6. Heroically survived 7 days without spouse, with wounded knee and six year old son. Managed to do laundry, dishes, make lunches, get to work.  Knee gave out once.
7.  On the 7th day (last Thursday), son woke up with pain.  Ended up in Children's hospital emergency department, and then with 3 day stay at hospital while son was intravenously fed antibiotics for a skin infection called cellulitis.
8. Discovered at hospital that not having a cell phone and being alone with child meant limited and collect phone calls anywhere.  Decided cell phones were required after all.  So is laptop.  Have not told husband about desire for laptop. 
9. Discovered that the Children's Hospital of Eastern Ontario is an excellent caring facility for sick kids, with warm and caring nurses.  Realized after one night that torn meniscus + pull-out cot for parents = pain.  Slept in chair for other two nights.
10. Arrived home thankful for recovering child, to greet returning husband and daughter the next day.
11.  Somehow a month has passed without blogging.  How did this happen?  Wonder how life is speeding up as I age, instead of slowing down.  
12.  Feel need for holiday.

What I am learning as I have now not been shopping (even groceries) for 6 whole weeks:  what I really need to be happy is my health, my family (and their health), some books, and some chocolate, and to be able to go for walks again.

Books read that saved the day: 3
The Tapestry of Love - Rosy Thornton.  4.5/5  I really enjoyed this book.  I especially loved the first half, when Catherine moves to a new home in the Cevanne mountains and begins her life over again after a divorce.  I loved the evocative rhythms of life in the mountains, the slowing of everything down to the movements of  the days and seasons in the Cevannes.  It was like a rural retreat for my soul, too.  My biggest problem with the novel is Catherine's sister, and what happens with Catherine's new friend down the road, Patrick.  In my family, with us sisters, what happened would be almost unforgiveable.  It is explained in the book, but it still troubled me after.  I don't want to give it away as a spoiler, and it didn't detract from the wonderful setting and life Catherine is creating, or the book.  It was more a distraction that I didn't feel was needed.  I could have a read this story all about Catherine in her new village and it would have been terrific just with that.  It really is a lovely novel.  Just what I needed to help take my mind of my hurt knee and inability to go anywhere at all.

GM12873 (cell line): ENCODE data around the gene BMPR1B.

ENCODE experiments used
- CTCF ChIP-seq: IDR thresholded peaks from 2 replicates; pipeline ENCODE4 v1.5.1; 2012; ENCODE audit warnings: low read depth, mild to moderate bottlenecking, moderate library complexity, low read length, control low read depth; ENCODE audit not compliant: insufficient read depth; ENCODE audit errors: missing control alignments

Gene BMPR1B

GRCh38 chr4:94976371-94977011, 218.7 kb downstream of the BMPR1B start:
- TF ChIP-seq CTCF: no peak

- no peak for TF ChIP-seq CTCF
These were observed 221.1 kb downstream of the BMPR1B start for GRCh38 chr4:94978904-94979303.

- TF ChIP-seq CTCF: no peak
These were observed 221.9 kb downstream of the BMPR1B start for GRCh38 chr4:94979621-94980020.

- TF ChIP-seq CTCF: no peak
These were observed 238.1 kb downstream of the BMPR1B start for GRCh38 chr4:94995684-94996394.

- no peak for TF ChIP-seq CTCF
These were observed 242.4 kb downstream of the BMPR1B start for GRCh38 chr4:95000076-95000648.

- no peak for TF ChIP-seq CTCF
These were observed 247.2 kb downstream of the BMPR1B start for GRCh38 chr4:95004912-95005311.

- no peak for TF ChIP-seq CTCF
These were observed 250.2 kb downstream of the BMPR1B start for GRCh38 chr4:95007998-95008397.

Moonheart - Charles de Lint. 4.7/5.   This was a reread for me.  I first read Moonheart 20 odd years ago. It was the first book by Charles de Lint that I read.  I fell instantly in love.  I really of course, loved Tamson House, the mysterious, wonderful, magical house that protects everyone within, that is set square in the middle of Ottawa, in a neighborhood called the Glebe.  The Glebe really does exist, and is one of my favourite parts of town for shopping in.  Tamson House, sadly, doesn't exist, although even knowing that, reading about it's location - and it is set is specific parts of the Glebe that could be Tamson House, only makes me wish more desperately that it did exist.
      Upon rereading it, I found I loved it as much on this time around.  I see things now in the book that I didn't see before, such as recurring themes in Charles' work as the other worlds that mythic beings inhabit, that certain magical items in ours can transport characters to for encounters with these beings. Celtic myths are entertwined with Native American mythology, a big recurring theme in the Charles's works.  One of the more unusual features is the presence of the police (in the form of our RCMP), and government officials, and a criminal element that is frightening, violent, and makes for an interesting mix. The main characters are Charles' wonderful mix of fun and realistic and just a little bit fey.  Highly recommended fantasy book, that was among the first that started the urban fantasy books of the 1980's.  4.8/5
I really want to find Tamson House, still!!!

I can't write more, electrical storm is suddenly come around the house, so I will be back with more reviews and catch up in the next couple of days.  I have to talk about the new Dr Who season premiere!!!